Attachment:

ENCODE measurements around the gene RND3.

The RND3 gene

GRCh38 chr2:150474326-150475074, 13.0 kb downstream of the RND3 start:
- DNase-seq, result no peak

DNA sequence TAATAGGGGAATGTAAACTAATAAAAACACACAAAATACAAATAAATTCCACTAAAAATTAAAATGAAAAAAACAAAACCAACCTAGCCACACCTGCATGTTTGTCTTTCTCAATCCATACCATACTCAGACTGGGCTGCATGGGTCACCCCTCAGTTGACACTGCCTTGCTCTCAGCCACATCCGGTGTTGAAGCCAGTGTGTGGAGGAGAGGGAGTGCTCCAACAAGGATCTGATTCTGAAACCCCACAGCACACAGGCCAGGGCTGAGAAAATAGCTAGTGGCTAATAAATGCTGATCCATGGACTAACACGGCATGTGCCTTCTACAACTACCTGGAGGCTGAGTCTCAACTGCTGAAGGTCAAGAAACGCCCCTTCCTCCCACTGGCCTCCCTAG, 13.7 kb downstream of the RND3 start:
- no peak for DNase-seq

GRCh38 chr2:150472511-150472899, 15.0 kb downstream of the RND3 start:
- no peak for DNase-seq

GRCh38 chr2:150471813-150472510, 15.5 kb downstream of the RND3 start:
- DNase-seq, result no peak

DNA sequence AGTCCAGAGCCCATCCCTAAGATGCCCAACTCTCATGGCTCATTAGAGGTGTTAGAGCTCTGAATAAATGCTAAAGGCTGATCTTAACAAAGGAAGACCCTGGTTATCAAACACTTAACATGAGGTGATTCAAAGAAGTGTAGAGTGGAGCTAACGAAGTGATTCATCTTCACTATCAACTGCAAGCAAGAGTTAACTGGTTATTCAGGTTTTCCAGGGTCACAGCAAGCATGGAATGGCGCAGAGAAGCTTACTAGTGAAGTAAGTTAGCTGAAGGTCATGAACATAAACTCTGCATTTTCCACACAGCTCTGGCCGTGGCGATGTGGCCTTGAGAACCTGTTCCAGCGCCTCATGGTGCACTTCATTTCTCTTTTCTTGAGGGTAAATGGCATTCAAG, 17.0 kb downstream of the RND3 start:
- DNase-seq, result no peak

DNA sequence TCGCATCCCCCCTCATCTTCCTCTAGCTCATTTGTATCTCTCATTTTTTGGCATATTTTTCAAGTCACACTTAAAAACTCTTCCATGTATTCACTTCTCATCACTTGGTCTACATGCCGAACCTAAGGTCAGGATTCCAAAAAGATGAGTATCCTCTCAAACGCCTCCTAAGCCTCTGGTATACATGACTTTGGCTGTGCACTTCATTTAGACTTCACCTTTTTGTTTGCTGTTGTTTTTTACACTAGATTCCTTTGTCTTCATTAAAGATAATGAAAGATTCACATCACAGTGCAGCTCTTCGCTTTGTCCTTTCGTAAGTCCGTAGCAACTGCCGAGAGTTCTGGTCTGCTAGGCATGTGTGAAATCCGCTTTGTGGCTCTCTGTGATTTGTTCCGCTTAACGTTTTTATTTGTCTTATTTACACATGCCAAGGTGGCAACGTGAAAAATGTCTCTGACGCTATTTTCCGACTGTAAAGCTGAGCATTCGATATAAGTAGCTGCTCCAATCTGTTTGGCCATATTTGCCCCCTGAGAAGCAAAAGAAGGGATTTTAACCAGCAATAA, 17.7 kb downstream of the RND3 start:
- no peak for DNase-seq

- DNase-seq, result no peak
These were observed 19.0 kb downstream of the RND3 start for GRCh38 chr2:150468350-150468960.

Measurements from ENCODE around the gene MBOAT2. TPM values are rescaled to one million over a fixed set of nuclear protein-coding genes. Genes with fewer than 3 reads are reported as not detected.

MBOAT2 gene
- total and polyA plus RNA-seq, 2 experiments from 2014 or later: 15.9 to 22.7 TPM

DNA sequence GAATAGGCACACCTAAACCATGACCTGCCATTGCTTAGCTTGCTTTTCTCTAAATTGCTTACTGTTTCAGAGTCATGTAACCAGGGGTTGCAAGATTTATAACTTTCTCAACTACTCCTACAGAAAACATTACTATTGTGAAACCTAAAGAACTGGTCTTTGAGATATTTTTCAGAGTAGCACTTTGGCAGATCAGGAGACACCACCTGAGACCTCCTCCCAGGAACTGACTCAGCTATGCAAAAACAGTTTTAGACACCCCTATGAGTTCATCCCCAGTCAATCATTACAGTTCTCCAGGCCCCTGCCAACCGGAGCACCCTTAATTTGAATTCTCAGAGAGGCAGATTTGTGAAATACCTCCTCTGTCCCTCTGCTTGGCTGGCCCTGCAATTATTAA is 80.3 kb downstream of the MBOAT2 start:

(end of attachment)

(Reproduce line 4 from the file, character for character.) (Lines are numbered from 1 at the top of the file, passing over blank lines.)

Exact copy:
- DNase-seq, result no peak